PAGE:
Drive by window-shopping is my weakness. I was on my way to meet professor Robin Greene, who leads our Oaxaca Women’s Creative Writing and Yoga Retreat: Lifting Your Creative Voice, at our mid-way breakfast diner in Sanford, NC. Almost there, and I noticed some pretty remarkable, huge pinatas hanging in a store front on the highway. The rubbernecking angels sat on my shoulder as I made a mental note to stop on the way back.
Which I did! making a quick (and careful) left-turn from the center lane on the highway.
La Cumplidora is filled with nooks and crannies of Mexican, Salvadoran, Guatemalan, and Columbian food. The selection represents all nationalities of clientele who live and work in the area.
I was the only gringa!
And, I felt at home among people who I know work hard for the food they are buying and are conscious of cost. Children were hanging on to the hems of mothers’ skirts as they shopped for fresh and beautiful produce: limes (7 for $1), avocados (99 cents each), choyote squash (99 cents each), cilantro (59 cents a bunch), plum tomatoes perfect for salsa, six different varieties of dried peppers, fresh habaneros and poblanos.
Tip: Save Money and Shop at Your Local Latino Mercado
All the produce was a fraction of the cost of what I find in the major supermarkets and much better. I found perfectly ripe mangoes — 8 for $7.50 — a price unheard of at Harris Teeter (usually $1.65 each) where you might slice one open to find a dark center damaged by early picking and refrigeration even though the skin is ripe and it is soft to the touch.
At the way back is a full-service carneceria — butcher shop — with all types and cuts of fresh meats — beef, pork, chicken, and goat. In the corner is the queseria — cheese shop — where the imported from Mexico fresh cheese is sold by the pound. There is even some house made entrees for carry-out.
Just like in Oaxaca, the pasteleria/panaderia (pastry and bread bakeries) section was doing a bustling business. The fresh out of the oven concha rolls were exactly like those I see in the bakery on Garcia Virgil. Several young men held aluminum trays in one hand, tongs in the other, opened display case doors, reached in and piled the savory mouth-watering treats onto the trays.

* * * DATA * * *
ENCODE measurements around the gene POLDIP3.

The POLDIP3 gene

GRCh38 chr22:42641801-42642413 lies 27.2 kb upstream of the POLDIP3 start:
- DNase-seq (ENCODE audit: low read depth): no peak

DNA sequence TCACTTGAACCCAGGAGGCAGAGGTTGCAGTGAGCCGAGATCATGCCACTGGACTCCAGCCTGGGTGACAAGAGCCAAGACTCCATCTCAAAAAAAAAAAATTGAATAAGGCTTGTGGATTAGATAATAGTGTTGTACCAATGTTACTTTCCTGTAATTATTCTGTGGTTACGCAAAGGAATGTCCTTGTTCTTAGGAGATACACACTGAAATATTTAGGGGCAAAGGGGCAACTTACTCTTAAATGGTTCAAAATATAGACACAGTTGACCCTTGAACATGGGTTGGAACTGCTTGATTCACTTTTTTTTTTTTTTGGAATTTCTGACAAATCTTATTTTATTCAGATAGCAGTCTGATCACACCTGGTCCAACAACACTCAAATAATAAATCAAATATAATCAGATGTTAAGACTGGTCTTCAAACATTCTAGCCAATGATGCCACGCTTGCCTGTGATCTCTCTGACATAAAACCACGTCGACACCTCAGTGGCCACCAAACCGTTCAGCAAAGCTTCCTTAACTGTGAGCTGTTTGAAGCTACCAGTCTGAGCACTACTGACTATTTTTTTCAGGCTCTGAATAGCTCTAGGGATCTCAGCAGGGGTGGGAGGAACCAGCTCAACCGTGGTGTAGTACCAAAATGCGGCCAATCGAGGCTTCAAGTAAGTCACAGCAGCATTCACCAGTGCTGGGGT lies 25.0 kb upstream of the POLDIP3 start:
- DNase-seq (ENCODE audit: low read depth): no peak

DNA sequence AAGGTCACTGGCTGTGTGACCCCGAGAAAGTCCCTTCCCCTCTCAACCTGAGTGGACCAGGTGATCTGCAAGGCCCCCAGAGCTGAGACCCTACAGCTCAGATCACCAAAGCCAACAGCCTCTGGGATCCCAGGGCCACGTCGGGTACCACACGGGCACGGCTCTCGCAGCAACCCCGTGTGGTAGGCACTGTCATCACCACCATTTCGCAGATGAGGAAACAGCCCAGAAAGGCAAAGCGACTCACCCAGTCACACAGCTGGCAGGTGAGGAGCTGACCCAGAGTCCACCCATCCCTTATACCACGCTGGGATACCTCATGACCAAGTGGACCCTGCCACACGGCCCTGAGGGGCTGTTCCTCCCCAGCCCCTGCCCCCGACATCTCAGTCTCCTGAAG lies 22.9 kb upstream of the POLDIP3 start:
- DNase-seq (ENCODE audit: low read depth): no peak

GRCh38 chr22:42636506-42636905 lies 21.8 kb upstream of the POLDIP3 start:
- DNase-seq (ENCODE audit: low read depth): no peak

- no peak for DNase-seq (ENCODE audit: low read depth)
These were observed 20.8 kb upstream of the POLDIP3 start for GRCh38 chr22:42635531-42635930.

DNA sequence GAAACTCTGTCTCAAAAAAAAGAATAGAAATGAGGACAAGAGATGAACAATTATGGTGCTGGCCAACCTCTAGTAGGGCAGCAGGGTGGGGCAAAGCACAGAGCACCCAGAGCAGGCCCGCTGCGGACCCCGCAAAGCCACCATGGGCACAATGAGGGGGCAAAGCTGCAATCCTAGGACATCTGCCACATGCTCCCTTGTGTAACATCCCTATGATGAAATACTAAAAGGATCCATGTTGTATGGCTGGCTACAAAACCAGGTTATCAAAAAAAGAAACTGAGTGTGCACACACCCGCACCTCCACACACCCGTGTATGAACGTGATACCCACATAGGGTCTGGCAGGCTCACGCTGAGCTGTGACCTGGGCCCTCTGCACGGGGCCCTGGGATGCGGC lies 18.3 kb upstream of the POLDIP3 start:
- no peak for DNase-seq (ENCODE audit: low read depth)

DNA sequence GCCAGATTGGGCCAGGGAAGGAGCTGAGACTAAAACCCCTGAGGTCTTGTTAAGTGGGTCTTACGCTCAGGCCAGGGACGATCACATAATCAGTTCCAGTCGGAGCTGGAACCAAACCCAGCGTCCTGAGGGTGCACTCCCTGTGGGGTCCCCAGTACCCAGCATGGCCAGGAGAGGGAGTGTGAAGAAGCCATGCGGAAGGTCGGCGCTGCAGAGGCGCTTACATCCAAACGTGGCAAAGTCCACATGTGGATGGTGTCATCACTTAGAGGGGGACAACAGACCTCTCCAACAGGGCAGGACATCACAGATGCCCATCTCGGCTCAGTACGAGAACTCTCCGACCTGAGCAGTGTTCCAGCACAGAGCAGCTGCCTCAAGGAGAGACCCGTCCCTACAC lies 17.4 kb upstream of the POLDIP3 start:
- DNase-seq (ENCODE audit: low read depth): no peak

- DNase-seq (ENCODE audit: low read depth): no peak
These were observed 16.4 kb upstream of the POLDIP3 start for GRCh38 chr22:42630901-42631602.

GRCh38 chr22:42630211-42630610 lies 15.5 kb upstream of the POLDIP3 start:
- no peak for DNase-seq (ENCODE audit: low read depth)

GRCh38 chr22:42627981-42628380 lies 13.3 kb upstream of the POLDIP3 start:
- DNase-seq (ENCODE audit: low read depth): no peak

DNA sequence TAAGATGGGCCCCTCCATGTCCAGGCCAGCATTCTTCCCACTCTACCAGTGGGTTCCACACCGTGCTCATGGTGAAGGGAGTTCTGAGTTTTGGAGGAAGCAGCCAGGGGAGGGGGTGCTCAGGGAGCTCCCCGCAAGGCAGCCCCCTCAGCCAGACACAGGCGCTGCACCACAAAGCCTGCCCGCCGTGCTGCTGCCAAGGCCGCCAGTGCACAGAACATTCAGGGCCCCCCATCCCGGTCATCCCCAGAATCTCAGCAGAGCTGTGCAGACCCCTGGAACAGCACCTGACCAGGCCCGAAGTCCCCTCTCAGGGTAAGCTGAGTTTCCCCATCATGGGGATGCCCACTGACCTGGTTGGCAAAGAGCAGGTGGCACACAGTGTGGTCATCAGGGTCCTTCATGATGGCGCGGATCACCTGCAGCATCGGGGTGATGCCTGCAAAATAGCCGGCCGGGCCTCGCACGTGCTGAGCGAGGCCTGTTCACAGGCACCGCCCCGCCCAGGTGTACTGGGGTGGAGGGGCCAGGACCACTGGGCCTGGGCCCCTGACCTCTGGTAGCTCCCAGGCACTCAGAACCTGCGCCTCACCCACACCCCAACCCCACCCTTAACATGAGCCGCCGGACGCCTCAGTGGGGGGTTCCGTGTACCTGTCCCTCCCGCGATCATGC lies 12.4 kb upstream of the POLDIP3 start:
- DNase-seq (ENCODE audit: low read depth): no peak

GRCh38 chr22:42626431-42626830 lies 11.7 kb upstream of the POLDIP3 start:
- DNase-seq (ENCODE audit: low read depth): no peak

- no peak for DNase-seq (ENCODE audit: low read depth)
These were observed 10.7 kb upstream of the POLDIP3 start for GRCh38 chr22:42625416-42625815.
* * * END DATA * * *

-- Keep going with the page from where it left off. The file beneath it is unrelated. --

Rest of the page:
They looked liked confectionary pyramids:
Pink rolls filled with sweet cream, sprinkled with chocolate. Flaky pastry cones stuffed with vanilla custard. Alternating chocolate and white layered cake squares with mocha frosting. Jelly rolls. Sesame cookies. It was all I could do to pass this by (I’m watching my calories.)
Food is so important to retaining culture. It keeps us connected to our families of origin, the memories of growing up, our way of keeping our identities in our adopted homelands. And, for keeping the memories of a satisfying vacation or travel adventure alive.
As I stood in line in a U.S. “village” 35 miles from my own North Carolina home among warm and friendly people, I was reminded of my own family’s immigrant status at the beginning of the 20th century.
And, if you are ever in Sanford, North Carolina, be sure to make a stop at La Cumplidora. Or discover the local Latino market in a neighborhood near you. A world of wonder will open up to you and you will save on the grocery bill.
Oh, and the pinatas: huge fanciful animals and stars and dolls decorated with crepe paper streamers in bright colors, pictures of boys and girls, sparkles, perfect for containing the candy treats to celebrate a birthday.
La Cumplidora, 901 South Horner Blvd., Sanford, NC 27330, (919) 776-1060.